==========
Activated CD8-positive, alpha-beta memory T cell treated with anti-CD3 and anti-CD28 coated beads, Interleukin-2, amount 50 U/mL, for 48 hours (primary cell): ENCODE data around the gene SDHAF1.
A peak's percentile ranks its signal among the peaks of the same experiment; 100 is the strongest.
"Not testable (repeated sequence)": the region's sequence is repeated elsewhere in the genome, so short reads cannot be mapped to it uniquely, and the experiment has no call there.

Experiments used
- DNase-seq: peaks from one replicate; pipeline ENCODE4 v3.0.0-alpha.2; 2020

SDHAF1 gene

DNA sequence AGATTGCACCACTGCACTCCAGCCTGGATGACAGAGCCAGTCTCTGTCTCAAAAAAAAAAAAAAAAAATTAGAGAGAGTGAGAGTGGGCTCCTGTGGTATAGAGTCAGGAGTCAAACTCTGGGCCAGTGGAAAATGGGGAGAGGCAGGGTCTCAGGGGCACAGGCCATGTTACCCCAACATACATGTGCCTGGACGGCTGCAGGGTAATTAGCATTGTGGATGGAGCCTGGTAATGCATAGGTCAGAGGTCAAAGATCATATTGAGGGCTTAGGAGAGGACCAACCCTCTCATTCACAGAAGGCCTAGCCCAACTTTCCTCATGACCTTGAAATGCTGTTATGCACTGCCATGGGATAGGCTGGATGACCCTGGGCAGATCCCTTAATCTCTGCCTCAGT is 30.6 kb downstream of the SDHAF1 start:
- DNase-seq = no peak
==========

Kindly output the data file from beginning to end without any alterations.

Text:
Activated CD8-positive, alpha-beta memory T cell treated with anti-CD3 and anti-CD28 coated beads, Interleukin-2, amount 50 U/mL, for 48 hours (primary cell): ENCODE data around the gene SDHAF1.
A peak's percentile ranks its signal among the peaks of the same experiment; 100 is the strongest.
"Not testable (repeated sequence)": the region's sequence is repeated elsewhere in the genome, so short reads cannot be mapped to it uniquely, and the experiment has no call there.

Experiments used
- DNase-seq: peaks from one replicate; pipeline ENCODE4 v3.0.0-alpha.2; 2020

SDHAF1 gene

DNA sequence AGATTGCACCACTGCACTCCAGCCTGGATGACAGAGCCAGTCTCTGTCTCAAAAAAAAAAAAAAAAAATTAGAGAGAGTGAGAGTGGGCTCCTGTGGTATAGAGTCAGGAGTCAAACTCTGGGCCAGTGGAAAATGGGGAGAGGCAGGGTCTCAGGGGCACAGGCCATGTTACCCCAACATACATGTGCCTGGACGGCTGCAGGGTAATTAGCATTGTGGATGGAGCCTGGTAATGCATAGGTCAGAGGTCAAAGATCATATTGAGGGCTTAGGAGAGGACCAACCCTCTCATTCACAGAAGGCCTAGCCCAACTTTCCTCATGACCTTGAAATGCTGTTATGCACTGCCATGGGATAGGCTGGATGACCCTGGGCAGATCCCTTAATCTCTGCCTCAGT is 30.6 kb downstream of the SDHAF1 start:
- DNase-seq = no peak